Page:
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“When Claudia first learned about the Affordable Care Act, she was hopeful that the law would portend what its name implies.

But a few months ago, she arrived at a community meeting at the Irving public library to find that because she makes less than the federal poverty level, she does not qualify for the federal government’s subsidies to buy insurance. (The subsidies to buy insurance on the newly created exchanges only go to people who make 100 percent of the federal poverty level or more.) Without the subsidy, the family’s premium for a mid-level “silver” health plan on the exchange would be roughly $5,000 per year.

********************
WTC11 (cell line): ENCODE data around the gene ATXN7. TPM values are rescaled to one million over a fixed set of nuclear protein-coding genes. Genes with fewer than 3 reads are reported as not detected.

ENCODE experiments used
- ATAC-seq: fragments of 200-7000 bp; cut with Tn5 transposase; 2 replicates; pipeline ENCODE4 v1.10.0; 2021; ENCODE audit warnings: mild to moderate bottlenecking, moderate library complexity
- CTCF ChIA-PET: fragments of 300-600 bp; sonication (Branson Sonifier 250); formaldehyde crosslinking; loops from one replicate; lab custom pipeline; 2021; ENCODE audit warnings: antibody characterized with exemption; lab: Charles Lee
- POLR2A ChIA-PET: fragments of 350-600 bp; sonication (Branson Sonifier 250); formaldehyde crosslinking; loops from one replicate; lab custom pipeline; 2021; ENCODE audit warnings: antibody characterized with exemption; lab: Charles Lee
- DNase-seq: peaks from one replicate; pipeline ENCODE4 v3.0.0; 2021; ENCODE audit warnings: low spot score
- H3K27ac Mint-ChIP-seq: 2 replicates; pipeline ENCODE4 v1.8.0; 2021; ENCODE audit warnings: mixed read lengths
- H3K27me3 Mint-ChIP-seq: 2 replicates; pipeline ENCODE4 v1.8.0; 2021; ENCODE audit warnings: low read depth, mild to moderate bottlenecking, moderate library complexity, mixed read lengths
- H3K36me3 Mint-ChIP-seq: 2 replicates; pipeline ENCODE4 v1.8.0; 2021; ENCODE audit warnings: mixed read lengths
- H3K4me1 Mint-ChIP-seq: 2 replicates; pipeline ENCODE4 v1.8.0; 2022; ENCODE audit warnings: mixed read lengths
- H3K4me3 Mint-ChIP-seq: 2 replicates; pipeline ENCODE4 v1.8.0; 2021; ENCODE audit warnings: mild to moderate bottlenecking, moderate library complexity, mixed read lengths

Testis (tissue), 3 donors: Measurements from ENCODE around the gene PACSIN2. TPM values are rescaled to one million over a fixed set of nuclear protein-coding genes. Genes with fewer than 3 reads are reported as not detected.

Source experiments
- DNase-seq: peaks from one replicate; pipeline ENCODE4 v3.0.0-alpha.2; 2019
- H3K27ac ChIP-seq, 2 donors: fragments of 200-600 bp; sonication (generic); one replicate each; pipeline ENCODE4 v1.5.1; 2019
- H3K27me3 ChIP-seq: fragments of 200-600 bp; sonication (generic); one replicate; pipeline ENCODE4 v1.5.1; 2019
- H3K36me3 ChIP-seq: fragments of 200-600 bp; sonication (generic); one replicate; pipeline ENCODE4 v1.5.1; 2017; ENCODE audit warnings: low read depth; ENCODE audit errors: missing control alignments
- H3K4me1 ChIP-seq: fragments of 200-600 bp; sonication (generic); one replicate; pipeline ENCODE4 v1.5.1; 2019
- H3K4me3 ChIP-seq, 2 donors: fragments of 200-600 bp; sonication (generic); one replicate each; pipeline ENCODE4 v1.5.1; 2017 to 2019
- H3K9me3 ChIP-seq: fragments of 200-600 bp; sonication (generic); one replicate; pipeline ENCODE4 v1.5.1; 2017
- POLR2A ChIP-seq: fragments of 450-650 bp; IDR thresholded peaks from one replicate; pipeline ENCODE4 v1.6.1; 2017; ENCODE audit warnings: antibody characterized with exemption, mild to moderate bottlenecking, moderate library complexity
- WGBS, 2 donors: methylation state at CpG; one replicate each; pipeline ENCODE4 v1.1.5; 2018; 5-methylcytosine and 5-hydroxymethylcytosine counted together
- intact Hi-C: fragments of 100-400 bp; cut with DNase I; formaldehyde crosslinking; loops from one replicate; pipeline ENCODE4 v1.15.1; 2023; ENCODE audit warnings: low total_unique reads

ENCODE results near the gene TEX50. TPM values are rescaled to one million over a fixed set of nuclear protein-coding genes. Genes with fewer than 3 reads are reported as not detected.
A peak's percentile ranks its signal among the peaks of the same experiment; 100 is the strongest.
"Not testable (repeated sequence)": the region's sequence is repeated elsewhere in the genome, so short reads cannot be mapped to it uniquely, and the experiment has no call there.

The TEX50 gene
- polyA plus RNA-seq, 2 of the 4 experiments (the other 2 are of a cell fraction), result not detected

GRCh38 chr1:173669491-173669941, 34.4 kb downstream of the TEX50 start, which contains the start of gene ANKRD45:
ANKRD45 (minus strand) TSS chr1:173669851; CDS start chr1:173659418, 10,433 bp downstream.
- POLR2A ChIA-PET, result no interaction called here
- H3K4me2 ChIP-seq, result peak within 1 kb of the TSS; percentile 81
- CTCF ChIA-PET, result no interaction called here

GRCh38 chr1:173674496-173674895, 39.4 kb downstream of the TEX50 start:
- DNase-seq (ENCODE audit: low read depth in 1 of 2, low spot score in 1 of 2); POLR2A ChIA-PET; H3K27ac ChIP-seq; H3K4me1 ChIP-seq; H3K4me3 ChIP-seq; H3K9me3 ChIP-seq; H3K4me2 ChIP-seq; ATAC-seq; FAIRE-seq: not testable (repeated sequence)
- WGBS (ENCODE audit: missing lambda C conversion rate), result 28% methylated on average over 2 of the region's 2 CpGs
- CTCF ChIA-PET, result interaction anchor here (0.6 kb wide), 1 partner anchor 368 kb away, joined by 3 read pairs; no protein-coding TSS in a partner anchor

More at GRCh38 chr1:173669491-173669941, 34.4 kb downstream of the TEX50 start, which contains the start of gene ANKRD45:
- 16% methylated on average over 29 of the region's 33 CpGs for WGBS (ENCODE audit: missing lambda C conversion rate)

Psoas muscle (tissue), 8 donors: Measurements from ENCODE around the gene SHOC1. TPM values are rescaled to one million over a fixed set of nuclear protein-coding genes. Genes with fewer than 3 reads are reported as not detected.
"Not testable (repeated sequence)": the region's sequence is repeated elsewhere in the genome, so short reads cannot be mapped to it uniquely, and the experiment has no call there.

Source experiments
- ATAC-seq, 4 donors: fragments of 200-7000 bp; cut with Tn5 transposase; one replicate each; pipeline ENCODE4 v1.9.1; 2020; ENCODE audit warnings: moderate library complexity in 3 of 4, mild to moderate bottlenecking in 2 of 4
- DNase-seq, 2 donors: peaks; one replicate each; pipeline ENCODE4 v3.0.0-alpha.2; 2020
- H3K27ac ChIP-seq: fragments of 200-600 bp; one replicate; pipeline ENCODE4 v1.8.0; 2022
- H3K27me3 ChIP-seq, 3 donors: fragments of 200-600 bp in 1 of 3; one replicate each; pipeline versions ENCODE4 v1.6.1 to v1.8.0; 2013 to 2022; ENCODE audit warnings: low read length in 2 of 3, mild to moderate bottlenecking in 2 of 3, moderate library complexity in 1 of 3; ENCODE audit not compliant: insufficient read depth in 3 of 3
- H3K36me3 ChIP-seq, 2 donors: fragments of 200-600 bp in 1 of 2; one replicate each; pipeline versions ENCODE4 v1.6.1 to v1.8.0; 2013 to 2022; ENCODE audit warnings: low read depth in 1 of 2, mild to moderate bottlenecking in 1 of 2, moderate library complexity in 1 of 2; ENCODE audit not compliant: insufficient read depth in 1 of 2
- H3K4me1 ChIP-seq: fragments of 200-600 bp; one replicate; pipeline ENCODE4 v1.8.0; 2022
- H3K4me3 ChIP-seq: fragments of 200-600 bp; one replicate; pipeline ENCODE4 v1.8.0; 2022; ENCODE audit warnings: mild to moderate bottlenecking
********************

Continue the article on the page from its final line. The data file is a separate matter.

If she lived in, say, California or Kentucky, Claudia could simply enroll in Medicaid. The Affordable Care Act provided for states to expand the program to include low-income adults — a demographic that in most states has been traditionally ineligible for Medicaid, which was designed for children and pregnant women.

But in its June 2012 Obamacare decision, the Supreme Court ruled that states aren’t obligated to expand Medicaid, and Texas is currently one of the 25 states that have chosen not to expand the program.”

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